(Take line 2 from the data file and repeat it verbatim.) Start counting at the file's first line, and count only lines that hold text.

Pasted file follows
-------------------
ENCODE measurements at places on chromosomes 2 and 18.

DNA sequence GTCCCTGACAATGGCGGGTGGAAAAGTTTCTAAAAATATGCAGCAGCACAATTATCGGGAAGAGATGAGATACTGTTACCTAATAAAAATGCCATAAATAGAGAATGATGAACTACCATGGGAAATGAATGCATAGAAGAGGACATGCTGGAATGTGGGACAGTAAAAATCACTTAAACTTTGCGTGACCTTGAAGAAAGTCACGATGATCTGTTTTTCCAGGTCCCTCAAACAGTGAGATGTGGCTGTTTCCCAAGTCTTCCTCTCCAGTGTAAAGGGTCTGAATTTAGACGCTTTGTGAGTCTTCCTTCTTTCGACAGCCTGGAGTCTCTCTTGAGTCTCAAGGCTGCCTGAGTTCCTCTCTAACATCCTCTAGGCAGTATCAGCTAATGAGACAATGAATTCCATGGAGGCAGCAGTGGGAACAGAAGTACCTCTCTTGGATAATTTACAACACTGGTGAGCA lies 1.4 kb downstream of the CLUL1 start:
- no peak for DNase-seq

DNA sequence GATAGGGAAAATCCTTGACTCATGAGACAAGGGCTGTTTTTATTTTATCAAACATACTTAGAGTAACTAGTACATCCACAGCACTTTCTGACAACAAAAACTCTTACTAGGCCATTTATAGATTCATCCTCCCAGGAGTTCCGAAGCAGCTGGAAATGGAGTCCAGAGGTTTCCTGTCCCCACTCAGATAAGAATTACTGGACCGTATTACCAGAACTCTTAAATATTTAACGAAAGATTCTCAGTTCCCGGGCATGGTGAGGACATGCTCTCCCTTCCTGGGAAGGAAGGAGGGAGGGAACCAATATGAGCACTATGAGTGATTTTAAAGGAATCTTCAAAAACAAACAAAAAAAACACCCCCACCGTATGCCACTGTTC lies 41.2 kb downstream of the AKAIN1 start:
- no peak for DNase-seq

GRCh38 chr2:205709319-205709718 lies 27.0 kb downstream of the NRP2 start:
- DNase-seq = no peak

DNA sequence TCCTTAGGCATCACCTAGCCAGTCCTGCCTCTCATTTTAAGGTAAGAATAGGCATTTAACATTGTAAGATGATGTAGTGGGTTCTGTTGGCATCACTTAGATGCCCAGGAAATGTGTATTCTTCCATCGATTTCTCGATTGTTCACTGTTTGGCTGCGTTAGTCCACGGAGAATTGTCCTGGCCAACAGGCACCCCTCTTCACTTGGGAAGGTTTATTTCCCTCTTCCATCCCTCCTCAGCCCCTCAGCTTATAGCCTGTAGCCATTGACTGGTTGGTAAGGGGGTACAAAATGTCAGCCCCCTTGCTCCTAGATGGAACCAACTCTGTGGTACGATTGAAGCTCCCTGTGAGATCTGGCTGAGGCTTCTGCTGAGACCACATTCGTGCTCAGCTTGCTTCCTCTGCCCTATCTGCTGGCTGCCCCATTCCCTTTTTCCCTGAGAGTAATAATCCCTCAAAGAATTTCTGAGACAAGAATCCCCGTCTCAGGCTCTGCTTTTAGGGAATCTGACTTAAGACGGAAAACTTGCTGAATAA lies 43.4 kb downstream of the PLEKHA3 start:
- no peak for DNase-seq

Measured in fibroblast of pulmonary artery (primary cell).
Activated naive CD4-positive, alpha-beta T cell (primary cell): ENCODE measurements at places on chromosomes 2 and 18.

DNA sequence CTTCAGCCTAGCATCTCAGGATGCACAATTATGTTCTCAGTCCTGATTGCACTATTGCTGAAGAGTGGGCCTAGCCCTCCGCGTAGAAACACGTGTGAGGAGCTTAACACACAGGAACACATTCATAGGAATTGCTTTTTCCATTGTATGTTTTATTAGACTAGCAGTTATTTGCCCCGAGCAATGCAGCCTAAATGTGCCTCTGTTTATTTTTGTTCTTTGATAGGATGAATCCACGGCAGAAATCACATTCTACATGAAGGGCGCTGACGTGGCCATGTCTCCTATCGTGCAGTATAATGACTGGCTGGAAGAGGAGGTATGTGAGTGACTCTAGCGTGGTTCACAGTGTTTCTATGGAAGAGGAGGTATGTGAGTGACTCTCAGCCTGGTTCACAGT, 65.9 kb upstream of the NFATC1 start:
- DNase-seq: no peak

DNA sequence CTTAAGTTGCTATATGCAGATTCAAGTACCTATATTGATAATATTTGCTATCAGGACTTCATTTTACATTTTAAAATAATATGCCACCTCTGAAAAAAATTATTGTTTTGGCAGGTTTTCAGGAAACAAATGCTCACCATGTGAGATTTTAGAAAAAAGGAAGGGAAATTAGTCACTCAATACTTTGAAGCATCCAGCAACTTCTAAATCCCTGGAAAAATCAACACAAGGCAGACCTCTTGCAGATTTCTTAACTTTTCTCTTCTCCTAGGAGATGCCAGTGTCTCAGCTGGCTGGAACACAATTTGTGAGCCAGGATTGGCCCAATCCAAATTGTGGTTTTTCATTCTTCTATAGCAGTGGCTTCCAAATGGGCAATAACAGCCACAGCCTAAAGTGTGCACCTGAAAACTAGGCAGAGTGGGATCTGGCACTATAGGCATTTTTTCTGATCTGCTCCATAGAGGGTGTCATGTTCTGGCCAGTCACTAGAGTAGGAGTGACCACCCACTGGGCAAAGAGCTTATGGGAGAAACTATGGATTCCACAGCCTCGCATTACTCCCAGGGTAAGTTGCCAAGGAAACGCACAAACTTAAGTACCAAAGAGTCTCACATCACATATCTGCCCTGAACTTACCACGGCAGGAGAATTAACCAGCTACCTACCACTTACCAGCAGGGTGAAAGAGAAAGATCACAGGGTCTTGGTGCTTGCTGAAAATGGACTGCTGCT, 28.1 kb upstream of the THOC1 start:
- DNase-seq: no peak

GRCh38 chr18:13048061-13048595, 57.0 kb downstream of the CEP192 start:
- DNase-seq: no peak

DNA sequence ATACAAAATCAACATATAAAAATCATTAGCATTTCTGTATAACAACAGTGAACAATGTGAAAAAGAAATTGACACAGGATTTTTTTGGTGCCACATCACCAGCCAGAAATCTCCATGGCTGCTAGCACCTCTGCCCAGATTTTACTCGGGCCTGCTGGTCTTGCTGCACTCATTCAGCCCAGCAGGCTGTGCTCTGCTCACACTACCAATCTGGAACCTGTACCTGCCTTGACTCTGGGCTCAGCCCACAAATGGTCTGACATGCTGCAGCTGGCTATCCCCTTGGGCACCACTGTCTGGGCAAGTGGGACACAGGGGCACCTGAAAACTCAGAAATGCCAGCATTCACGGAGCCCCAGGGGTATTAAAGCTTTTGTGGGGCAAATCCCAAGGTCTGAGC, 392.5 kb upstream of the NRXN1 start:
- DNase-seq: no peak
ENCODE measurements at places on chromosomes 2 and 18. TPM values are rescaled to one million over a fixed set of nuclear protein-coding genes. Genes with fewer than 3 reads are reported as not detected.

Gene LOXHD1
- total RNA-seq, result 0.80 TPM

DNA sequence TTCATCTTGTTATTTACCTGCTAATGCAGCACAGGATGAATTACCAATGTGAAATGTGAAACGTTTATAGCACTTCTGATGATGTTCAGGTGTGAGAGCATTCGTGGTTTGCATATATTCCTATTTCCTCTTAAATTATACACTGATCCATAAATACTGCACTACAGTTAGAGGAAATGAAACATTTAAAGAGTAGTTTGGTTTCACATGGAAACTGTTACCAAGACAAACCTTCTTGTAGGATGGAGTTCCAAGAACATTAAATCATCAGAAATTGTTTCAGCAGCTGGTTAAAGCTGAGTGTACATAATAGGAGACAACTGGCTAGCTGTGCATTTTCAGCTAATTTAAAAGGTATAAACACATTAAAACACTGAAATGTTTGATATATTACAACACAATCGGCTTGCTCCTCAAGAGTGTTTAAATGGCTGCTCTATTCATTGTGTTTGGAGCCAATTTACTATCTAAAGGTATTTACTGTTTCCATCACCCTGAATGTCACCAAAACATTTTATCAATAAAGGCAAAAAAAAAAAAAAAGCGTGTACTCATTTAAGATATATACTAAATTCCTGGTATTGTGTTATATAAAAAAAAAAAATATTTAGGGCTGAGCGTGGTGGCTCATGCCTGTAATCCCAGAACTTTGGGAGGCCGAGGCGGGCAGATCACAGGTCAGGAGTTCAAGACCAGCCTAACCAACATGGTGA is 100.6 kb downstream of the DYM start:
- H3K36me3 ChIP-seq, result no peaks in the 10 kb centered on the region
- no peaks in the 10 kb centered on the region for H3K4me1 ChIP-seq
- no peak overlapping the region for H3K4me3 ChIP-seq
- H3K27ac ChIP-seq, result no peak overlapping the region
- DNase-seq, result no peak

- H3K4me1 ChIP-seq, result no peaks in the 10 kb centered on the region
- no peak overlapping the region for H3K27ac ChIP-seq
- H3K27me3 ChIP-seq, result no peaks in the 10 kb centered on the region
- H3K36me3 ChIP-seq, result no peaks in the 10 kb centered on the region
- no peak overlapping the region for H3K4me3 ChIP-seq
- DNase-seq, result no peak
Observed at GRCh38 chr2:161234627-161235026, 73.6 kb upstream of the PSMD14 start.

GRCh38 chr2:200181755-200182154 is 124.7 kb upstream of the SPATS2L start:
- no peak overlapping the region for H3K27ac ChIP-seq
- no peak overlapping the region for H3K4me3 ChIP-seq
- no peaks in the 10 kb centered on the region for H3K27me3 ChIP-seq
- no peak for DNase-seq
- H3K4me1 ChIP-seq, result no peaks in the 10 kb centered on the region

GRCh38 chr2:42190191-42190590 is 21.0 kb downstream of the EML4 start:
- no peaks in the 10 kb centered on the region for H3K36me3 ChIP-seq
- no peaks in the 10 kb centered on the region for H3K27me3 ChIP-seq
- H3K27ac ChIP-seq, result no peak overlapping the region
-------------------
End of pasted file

DNA sequence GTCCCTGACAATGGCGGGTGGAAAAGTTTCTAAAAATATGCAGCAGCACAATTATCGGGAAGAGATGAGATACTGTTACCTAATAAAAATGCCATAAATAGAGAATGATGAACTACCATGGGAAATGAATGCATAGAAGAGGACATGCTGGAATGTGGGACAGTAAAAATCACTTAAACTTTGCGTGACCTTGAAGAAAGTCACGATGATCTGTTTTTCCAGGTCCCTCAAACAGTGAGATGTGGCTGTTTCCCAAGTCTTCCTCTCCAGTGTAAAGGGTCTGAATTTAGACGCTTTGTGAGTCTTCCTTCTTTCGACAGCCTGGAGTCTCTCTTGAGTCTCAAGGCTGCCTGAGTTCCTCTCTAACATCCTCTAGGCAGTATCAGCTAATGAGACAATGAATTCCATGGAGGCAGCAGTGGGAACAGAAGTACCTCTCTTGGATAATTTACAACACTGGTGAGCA lies 1.4 kb downstream of the CLUL1 start: